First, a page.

"The most marked and permanent influence of the spray was seen in the character of the fruit. The clusters from the treated vine had very many abortive berries, either with no seeds at all or with only mere rudiments of seeds. A few clusters were nearly or quite perfect. These may have blossomed after the spray had been discontinued. All other



clusters had many abortive fruits, and showed every gradation of loss up to 80 or 90 per cent. No cluster was seen in which all the berries were abortive. With the check vine perfect clusters were numerous, and abortive berries were comparatively few. whole loss of fruit on the sprayed vine cannot be computed by comparing the amount of perfect with abortive fruit, because some blossoms must have failed to form even abortive fruit, and some of the abortive fruits dropped before the grapes were gathered. It should be borne in mind, therefore, that the total loss of fruit from the spraying is not represented in the following figures. A comparison of the fruit of the two vines shows the following results:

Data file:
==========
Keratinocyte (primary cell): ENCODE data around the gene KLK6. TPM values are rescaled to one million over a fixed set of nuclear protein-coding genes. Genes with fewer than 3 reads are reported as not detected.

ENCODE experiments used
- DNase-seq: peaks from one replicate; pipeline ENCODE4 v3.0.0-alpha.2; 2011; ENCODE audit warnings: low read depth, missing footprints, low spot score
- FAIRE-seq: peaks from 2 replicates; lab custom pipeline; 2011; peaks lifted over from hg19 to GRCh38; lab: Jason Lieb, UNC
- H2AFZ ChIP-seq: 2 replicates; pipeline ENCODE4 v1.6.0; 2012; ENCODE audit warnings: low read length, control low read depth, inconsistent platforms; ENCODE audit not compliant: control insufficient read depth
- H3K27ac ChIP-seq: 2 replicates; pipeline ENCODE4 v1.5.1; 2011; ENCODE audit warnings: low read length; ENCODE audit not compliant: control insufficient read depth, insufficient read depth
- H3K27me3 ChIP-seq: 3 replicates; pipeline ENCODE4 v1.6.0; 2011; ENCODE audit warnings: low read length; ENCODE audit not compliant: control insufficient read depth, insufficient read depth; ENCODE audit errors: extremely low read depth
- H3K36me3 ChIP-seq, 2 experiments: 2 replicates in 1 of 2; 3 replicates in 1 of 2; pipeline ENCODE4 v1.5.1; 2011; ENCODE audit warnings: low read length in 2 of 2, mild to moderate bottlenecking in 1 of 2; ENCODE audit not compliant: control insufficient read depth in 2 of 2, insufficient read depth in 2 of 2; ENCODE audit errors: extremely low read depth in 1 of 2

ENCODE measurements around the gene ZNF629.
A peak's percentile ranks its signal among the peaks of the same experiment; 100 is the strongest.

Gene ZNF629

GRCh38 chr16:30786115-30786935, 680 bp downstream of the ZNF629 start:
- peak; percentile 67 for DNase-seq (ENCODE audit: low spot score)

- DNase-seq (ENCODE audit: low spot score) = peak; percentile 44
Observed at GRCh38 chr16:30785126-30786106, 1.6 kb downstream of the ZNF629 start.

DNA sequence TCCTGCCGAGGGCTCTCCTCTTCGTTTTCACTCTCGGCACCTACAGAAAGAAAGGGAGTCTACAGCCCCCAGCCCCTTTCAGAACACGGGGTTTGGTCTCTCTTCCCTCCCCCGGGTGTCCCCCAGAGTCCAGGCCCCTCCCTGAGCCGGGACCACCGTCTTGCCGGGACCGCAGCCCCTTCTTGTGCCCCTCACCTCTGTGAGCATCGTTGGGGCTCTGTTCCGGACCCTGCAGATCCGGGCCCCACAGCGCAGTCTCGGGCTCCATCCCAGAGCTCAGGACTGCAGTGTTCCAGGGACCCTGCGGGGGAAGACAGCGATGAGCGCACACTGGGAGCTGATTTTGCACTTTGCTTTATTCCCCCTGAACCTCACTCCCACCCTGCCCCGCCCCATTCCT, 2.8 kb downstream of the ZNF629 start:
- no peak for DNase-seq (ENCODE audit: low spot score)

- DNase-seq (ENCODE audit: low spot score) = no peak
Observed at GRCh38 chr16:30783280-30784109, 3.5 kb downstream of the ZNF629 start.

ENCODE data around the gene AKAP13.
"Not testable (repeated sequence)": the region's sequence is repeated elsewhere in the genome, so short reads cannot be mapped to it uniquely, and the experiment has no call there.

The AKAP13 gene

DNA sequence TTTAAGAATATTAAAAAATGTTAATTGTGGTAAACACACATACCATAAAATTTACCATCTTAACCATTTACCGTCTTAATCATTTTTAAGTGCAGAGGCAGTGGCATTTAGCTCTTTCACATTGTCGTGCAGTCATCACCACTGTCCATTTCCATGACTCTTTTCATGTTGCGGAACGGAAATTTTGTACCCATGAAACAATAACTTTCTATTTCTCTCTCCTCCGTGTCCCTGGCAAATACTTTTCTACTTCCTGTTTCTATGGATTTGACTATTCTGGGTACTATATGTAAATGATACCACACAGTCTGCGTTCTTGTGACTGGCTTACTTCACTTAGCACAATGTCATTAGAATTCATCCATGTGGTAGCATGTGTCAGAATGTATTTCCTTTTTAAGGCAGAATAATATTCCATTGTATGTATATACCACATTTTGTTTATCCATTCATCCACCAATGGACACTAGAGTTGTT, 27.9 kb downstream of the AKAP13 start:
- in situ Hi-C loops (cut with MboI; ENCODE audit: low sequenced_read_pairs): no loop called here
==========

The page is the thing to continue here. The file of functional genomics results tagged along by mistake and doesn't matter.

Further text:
"1. Counting all berries, whether perfect or abortive, the average weight of a berry from the sprayed vine was 8.5 grains, and the average weight of a berry from the check vine was 17.5 grains, showing a difference of 106 per cent.

"2. The amount of abortive berries was compared with the perfect berries of each vine, and 60 per cent of the fruit from the sprayed vine was abortive, while but 21 per cent of the fruit from the check vine was abortive."

Halsted has also made observations upon the influence of weather upon pollination, and finds that continued wet weather at blossoming time seems, in most cases, to lessen the setting of the fruit.

*Special Bull. C, N. J. Exp. Sta. (1889), and Rept. for 1889, p. 230, and Rept. for 1890, p. 330.